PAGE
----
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Five years ago I wrote “Why sink estates exist” in despair at the course right to buy had taken and the growth of buy to let mortgages.  Now Stephen Farrall of the University of Sheffield has written a similar piece only based on data rather than hearsay. I’ve reproduced it here with permission under the Creative Commons Licence.  The article was originally published on The Conversation.


Thatcher helped people to buy their own homes – but the poorest paid the price

Stephen Farrall, University of Sheffield

It has been 25 years since Margaret Thatcher gave her final, tearful speech as prime minister of the UK on the steps of Downing Street. In the decades since, we’ve had time to get to grips with the legacy left behind by one of the most polarising figures in British politics. Cutting through the visceral, ideological storm she left in her wake has been no easy task, and our research has found that the story told by the data is more complex than we could have imagined.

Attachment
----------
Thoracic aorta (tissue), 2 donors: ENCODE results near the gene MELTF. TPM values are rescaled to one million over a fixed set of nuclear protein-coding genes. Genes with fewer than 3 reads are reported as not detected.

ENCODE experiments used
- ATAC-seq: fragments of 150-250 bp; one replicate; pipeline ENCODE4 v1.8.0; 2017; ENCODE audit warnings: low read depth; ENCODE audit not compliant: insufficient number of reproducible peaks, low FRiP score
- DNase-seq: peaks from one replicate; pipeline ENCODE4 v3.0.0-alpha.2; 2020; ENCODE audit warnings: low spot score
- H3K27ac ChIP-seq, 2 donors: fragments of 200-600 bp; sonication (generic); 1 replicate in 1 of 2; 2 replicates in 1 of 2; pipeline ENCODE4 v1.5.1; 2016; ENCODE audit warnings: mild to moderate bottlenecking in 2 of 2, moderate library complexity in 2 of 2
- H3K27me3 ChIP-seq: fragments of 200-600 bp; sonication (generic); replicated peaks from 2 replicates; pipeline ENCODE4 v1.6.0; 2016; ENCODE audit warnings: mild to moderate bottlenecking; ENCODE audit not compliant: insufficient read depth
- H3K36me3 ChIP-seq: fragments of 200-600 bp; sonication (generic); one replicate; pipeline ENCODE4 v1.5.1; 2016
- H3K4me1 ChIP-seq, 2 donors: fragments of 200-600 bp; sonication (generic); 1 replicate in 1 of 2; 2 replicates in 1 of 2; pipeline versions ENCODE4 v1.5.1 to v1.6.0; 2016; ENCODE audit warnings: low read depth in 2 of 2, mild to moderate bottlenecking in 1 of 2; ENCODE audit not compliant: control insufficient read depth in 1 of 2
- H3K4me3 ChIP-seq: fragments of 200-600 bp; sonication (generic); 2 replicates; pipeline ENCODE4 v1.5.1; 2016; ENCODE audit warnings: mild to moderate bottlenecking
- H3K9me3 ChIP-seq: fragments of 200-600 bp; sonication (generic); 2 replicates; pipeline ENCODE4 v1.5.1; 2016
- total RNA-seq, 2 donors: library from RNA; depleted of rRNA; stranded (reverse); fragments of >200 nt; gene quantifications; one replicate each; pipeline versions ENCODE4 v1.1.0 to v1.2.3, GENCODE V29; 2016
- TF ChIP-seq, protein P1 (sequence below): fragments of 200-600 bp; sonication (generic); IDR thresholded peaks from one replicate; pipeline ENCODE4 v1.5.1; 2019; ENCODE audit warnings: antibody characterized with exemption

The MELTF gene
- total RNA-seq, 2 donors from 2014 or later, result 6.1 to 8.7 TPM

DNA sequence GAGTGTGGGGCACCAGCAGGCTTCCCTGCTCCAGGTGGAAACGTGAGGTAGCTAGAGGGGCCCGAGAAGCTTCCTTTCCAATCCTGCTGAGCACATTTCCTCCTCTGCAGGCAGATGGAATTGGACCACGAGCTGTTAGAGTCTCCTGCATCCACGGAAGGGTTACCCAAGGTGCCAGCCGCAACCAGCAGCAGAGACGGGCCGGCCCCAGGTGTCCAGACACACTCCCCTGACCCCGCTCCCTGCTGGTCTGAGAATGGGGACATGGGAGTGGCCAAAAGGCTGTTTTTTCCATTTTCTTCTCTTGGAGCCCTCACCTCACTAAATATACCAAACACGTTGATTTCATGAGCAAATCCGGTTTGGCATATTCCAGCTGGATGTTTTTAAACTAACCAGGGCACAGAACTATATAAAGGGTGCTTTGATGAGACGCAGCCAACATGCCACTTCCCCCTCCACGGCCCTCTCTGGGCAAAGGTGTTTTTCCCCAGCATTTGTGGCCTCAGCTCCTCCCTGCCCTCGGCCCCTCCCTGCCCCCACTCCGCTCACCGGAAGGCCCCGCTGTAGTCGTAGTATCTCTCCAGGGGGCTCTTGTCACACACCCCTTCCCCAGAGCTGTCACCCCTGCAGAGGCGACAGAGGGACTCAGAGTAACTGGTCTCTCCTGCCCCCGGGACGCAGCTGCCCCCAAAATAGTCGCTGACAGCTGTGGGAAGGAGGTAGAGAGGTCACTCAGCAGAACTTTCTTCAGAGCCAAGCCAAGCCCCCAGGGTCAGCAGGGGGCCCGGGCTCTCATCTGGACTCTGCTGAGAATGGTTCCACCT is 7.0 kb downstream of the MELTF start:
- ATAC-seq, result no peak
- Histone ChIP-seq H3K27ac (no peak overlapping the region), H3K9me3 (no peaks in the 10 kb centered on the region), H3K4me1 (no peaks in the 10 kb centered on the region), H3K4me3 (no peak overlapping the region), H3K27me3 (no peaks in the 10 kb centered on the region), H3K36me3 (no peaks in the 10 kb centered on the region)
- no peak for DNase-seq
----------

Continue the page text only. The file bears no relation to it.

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Five years ago I attended Progressive London 2010 at which Karen Buck was speaking, among others.  She identified then the problems that will come to pass with the Governments recent attack on tenure.


Karen Buck was superb with a long talk about the possible loss of secure tenure of council tenants should a Conservative Government be elected and implement the plans outlined by Localis in Principles their now infamous document on Tory proposals for council housing.